- Actors: Joe Bob Briggs, Lloyd Kaufman, Greg Sestero
- Format: Widescreen, NTSC
- Language: English
- Number of discs: 1
- MPAA Rating:
- Studio: Video Service Corp
- Release Date: May 16 2017
- Average Customer Review: Be the first to review this item
- ASIN: B00T000BMS
- Amazon Bestsellers Rank: #12,852 in Movies & TV Shows (See Top 100 in Movies & TV Shows)
Vhs Massacre [Blu-ray]
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This brilliant, award winning documentary explores the rise and fall of physical media and its effect on Independent and cult films. Ranging from the origin of home movies through the video store era, it's sure to entertain. With icons like Joe Bob Briggs (MonsterVision), Lloyd Kaufman (Toxic Avenger), Greg Sestero (The Room), Debbie Rochon (Return to Nuke 'Em High), Deborah Reed (Troll 2), Mark Frazer (Samurai Cop), James Nguyen (Birdemic) and many others.
Most helpful customer reviews on Amazon.com
But, to the film; when I was being led by the nose by an actor and a couple of officers on how to make and distribute a low budget film, the concept of making a direct to video production crossed our minds several times over. But, I wanted to make something of quality that could be shot on the cheap, and that didn't require gobs of money. It can be done, has been done, but , for some reason, few film makers take the time to master the craft to get well made films done. Ergo they shoot their stuff on the cheap, and let the chips fall where they may.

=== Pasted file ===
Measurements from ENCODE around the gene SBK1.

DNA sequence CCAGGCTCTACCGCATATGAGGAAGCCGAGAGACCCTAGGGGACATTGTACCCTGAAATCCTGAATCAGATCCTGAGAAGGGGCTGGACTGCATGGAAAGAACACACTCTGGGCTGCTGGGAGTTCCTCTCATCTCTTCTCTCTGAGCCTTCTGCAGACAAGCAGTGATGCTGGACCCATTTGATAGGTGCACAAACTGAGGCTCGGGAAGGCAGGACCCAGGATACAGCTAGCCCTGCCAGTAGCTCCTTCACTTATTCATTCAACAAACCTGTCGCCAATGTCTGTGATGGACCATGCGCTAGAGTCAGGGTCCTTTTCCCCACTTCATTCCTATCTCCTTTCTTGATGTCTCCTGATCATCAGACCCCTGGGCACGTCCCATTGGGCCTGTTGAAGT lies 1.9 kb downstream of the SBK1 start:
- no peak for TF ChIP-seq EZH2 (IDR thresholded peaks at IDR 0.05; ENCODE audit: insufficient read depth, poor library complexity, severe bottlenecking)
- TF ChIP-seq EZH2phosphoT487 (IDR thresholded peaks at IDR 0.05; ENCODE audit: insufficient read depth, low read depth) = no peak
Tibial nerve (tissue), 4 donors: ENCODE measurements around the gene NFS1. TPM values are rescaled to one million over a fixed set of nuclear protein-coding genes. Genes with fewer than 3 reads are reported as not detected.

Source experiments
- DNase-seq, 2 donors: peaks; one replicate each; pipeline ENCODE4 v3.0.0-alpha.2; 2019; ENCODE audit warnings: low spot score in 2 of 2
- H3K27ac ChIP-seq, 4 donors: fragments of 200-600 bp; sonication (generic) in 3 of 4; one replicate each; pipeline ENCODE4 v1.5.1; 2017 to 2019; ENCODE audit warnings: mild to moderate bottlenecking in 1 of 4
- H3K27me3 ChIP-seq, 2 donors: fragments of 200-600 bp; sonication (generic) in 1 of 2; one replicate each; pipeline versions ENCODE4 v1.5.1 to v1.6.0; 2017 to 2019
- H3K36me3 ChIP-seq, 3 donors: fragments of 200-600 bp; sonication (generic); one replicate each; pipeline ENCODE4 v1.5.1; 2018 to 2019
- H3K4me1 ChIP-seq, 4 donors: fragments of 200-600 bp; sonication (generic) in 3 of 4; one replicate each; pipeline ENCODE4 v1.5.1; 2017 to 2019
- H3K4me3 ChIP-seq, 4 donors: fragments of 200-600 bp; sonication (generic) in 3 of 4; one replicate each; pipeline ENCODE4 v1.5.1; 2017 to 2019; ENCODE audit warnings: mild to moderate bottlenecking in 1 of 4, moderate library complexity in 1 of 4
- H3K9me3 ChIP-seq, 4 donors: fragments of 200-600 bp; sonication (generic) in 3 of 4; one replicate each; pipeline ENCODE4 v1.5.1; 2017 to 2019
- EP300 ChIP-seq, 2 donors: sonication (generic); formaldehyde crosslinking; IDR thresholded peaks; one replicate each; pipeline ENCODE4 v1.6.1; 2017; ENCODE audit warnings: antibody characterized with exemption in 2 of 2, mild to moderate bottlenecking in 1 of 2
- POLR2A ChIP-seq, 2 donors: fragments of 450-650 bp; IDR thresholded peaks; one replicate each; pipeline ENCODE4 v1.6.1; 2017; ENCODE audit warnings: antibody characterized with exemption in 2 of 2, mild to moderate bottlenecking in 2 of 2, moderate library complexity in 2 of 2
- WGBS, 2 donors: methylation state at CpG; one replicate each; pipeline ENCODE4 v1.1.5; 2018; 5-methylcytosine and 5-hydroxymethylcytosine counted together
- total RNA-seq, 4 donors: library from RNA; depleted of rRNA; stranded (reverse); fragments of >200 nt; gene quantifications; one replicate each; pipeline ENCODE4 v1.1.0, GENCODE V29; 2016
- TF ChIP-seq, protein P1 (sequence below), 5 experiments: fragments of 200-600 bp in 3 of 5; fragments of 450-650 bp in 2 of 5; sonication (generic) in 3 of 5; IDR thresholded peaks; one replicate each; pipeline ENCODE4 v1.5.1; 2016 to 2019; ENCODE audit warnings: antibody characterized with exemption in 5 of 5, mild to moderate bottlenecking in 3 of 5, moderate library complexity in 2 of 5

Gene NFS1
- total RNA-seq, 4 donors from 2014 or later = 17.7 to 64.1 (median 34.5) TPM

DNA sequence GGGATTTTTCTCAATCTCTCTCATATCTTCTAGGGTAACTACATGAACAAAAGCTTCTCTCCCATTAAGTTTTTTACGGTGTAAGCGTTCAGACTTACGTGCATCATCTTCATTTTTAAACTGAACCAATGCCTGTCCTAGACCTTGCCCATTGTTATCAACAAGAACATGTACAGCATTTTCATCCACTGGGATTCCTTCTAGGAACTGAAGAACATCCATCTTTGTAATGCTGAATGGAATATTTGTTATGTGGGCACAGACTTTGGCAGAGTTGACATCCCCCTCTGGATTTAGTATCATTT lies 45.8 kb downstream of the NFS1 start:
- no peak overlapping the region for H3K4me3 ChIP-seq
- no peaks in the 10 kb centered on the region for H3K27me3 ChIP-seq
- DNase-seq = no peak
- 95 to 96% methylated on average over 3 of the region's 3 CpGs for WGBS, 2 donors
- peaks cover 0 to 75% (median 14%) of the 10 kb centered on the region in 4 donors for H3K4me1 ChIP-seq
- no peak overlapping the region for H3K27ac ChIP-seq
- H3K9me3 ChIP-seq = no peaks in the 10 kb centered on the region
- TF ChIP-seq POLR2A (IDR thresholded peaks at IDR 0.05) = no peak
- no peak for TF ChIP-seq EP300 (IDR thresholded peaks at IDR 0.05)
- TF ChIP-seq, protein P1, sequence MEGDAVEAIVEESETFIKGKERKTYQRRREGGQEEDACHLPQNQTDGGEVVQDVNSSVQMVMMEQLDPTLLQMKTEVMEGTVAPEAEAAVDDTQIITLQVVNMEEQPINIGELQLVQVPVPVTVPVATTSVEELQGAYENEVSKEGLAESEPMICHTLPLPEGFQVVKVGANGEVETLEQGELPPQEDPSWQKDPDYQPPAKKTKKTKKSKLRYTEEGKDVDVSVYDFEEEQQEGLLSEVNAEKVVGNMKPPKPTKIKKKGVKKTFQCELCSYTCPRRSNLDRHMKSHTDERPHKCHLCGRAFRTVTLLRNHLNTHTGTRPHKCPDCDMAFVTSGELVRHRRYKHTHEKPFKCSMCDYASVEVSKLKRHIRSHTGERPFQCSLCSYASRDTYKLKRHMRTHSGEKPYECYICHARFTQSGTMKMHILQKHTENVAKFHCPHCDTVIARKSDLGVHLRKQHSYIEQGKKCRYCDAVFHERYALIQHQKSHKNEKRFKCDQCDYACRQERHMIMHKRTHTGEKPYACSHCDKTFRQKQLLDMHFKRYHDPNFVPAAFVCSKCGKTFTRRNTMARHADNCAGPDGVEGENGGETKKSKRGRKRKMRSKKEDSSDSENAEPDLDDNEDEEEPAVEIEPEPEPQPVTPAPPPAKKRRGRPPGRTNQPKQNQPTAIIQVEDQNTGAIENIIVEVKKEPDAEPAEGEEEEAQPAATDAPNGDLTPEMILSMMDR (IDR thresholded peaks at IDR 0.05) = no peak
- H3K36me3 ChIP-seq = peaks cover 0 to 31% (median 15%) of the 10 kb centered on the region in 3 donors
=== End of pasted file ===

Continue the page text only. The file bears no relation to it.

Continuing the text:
The mom and pop video store was the outlet in the 80s for a variety of product, most of it just plain bad. Workout videos, cheap gory horror and/or hack and slash flicks, softcore porn and lousy B-grade comedies (usually aimed at teens), and then there were the mid range to high budget offerings from the majors (Warner, Paramount, MGM, Disney, so forth). All of it was on VHS.
The film looks at all these facets, and interviews participants who were around in the 80s and making product. We hear their thoughts and feelings on what has happened to portable media and how its fairing against downloads and streaming. The issue of quality verse portability is never fully explored, and the so-called VHS comeback seems mainly for cult films or collectors and other aficionados of anachronistic media formats.
I guess to sum up my personal feelings is that this documentary could have been more. It's more or less a kind of (then at least) contemporary retrospective on what had become of VHS without really fully exploring the issues of content creation and distribution. They are looked at, don't get me wrong, but not with the kind of thoroughness that might have been done with a film that was a bit longer, less light hearted, and grabbed more mainstream players involved with feature films.
See it once.